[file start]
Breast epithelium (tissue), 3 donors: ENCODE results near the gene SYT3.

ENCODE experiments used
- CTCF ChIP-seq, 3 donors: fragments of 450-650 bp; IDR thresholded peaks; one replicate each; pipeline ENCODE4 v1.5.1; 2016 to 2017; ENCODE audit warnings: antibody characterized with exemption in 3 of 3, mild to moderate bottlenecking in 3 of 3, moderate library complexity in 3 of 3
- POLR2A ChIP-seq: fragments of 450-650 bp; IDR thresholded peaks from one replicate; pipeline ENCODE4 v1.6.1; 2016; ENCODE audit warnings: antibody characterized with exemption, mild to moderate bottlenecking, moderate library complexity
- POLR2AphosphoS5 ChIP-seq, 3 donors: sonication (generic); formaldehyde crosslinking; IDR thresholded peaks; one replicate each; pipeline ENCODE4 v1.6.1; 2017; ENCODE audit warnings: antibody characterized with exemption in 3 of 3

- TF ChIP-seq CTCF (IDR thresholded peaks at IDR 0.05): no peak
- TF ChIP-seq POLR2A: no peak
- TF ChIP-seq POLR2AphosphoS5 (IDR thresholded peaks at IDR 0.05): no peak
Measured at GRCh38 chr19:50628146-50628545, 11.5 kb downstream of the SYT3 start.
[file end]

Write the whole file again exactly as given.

Breast epithelium (tissue), 3 donors: ENCODE results near the gene SYT3.

ENCODE experiments used
- CTCF ChIP-seq, 3 donors: fragments of 450-650 bp; IDR thresholded peaks; one replicate each; pipeline ENCODE4 v1.5.1; 2016 to 2017; ENCODE audit warnings: antibody characterized with exemption in 3 of 3, mild to moderate bottlenecking in 3 of 3, moderate library complexity in 3 of 3
- POLR2A ChIP-seq: fragments of 450-650 bp; IDR thresholded peaks from one replicate; pipeline ENCODE4 v1.6.1; 2016; ENCODE audit warnings: antibody characterized with exemption, mild to moderate bottlenecking, moderate library complexity
- POLR2AphosphoS5 ChIP-seq, 3 donors: sonication (generic); formaldehyde crosslinking; IDR thresholded peaks; one replicate each; pipeline ENCODE4 v1.6.1; 2017; ENCODE audit warnings: antibody characterized with exemption in 3 of 3

- TF ChIP-seq CTCF (IDR thresholded peaks at IDR 0.05): no peak
- TF ChIP-seq POLR2A: no peak
- TF ChIP-seq POLR2AphosphoS5 (IDR thresholded peaks at IDR 0.05): no peak
Measured at GRCh38 chr19:50628146-50628545, 11.5 kb downstream of the SYT3 start.